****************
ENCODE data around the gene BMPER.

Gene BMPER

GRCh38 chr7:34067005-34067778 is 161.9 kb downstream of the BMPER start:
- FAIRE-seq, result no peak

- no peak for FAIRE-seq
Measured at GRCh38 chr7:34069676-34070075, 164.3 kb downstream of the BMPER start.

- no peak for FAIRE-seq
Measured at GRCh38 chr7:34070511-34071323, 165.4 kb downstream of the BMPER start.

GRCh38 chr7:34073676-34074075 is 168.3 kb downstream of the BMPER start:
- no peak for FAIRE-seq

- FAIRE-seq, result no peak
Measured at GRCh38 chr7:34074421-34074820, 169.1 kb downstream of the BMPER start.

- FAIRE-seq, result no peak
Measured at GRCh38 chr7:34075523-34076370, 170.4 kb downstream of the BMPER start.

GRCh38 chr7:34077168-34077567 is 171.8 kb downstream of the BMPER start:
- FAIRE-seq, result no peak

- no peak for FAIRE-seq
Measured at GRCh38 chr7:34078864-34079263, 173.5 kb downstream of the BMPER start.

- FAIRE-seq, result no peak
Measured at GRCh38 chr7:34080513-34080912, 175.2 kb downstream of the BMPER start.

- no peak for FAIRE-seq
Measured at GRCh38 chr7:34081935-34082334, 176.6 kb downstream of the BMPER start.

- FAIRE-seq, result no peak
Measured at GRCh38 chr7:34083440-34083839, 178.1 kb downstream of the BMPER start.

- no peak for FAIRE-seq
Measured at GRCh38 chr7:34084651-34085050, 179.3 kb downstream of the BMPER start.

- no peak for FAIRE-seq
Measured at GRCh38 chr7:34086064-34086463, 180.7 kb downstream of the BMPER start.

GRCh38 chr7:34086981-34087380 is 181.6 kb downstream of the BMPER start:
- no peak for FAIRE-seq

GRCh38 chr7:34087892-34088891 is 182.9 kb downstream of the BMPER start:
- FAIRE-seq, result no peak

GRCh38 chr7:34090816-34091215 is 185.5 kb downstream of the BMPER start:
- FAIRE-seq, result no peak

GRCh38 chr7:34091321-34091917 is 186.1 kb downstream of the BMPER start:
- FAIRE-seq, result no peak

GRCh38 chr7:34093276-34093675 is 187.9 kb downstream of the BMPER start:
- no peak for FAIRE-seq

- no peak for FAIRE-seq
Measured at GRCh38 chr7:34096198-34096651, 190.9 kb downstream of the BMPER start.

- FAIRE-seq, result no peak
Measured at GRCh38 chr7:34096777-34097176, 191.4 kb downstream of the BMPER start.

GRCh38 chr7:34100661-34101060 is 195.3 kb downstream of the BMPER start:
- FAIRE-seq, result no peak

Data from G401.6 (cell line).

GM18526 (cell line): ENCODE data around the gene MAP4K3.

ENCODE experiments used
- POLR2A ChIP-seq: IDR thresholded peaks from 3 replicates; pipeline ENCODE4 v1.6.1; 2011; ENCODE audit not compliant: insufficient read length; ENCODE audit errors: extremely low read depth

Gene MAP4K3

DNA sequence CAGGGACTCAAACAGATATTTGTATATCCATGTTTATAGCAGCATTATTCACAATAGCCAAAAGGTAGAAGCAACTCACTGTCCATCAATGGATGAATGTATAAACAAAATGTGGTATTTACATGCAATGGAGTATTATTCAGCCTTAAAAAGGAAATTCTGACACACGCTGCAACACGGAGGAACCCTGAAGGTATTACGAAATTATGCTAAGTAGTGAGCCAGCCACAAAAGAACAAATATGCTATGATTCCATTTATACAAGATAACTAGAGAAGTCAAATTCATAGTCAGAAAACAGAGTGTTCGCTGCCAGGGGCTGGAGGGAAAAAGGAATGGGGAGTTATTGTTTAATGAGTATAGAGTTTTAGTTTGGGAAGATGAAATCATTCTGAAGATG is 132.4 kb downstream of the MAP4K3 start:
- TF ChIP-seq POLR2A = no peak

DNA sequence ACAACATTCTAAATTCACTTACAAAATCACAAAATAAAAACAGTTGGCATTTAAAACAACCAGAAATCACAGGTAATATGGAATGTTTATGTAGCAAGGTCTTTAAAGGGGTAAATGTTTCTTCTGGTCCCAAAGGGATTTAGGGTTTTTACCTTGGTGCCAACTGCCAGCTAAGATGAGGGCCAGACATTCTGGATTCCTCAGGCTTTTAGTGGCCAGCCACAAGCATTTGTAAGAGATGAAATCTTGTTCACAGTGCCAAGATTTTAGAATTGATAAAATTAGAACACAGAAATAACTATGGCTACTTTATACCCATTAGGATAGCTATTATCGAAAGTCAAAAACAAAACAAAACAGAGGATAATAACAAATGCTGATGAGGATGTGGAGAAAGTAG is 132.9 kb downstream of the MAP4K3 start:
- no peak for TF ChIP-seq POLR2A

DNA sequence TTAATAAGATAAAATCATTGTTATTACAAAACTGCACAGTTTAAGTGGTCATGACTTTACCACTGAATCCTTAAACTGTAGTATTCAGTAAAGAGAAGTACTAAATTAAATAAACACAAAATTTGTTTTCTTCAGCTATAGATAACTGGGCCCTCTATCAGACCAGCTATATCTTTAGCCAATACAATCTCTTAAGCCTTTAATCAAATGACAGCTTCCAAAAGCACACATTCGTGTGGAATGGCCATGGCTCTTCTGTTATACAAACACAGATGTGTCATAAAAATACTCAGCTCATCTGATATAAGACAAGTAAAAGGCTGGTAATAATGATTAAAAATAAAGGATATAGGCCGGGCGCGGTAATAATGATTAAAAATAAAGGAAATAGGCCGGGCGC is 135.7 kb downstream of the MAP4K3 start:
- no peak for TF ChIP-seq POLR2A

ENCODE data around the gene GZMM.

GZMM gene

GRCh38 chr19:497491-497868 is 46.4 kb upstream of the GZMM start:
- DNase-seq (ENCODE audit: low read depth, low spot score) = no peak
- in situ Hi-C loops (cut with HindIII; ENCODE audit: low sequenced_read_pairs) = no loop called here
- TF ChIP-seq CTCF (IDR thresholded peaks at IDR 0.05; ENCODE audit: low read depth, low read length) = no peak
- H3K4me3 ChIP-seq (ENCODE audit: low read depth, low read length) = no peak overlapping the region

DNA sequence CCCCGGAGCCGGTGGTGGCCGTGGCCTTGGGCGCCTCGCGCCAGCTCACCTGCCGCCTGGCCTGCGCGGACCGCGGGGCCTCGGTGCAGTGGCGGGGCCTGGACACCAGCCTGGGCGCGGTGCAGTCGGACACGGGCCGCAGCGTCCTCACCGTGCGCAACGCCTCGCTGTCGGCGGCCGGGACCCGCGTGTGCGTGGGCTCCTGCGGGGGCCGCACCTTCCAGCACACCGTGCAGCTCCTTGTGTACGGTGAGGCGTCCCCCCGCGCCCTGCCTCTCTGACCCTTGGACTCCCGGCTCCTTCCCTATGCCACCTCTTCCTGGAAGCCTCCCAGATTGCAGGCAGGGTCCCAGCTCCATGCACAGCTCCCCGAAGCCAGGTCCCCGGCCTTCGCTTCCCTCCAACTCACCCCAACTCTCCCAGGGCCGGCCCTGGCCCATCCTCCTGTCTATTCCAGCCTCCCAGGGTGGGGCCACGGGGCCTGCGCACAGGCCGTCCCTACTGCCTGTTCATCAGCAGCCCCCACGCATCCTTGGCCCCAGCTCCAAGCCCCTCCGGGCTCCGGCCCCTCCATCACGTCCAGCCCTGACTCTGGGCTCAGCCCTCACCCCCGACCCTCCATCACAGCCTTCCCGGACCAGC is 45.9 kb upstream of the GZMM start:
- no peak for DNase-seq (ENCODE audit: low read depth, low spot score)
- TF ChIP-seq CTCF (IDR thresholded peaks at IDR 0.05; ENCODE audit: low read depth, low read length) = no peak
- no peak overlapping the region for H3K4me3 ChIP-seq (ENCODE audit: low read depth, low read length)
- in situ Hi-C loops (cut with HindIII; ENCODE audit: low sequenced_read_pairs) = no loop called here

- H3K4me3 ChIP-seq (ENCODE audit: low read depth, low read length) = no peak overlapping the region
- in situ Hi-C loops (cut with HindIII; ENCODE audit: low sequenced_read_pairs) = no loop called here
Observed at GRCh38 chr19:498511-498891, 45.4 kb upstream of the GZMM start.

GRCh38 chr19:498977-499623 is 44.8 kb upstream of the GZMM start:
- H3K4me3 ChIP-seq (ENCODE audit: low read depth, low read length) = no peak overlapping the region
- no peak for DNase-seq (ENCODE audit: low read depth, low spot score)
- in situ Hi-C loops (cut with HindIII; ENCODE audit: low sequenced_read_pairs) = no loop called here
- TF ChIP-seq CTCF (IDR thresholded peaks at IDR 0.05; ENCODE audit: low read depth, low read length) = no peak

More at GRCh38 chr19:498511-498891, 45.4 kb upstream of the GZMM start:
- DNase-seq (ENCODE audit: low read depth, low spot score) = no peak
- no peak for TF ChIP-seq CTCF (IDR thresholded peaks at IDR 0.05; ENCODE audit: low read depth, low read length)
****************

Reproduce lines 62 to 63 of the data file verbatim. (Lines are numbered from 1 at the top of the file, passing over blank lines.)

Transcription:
- H3K4me3 ChIP-seq (ENCODE audit: low read depth, low read length) = no peak overlapping the region

DNA sequence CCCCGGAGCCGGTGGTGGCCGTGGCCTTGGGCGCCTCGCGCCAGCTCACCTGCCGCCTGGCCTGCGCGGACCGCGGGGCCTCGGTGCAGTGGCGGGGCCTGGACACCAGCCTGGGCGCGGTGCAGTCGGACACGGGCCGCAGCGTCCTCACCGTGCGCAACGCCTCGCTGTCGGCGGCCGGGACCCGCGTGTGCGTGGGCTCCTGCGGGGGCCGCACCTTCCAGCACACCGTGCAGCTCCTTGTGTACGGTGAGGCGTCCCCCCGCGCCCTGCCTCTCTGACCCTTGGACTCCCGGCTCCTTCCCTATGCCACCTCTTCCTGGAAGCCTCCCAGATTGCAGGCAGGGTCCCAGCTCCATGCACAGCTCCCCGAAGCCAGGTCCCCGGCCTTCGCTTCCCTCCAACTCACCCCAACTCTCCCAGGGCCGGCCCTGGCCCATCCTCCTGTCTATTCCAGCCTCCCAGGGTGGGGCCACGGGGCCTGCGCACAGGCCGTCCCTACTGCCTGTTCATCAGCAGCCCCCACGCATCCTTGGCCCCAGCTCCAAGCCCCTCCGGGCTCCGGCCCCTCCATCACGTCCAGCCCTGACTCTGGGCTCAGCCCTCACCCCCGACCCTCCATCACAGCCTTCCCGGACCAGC is 45.9 kb upstream of the GZMM start: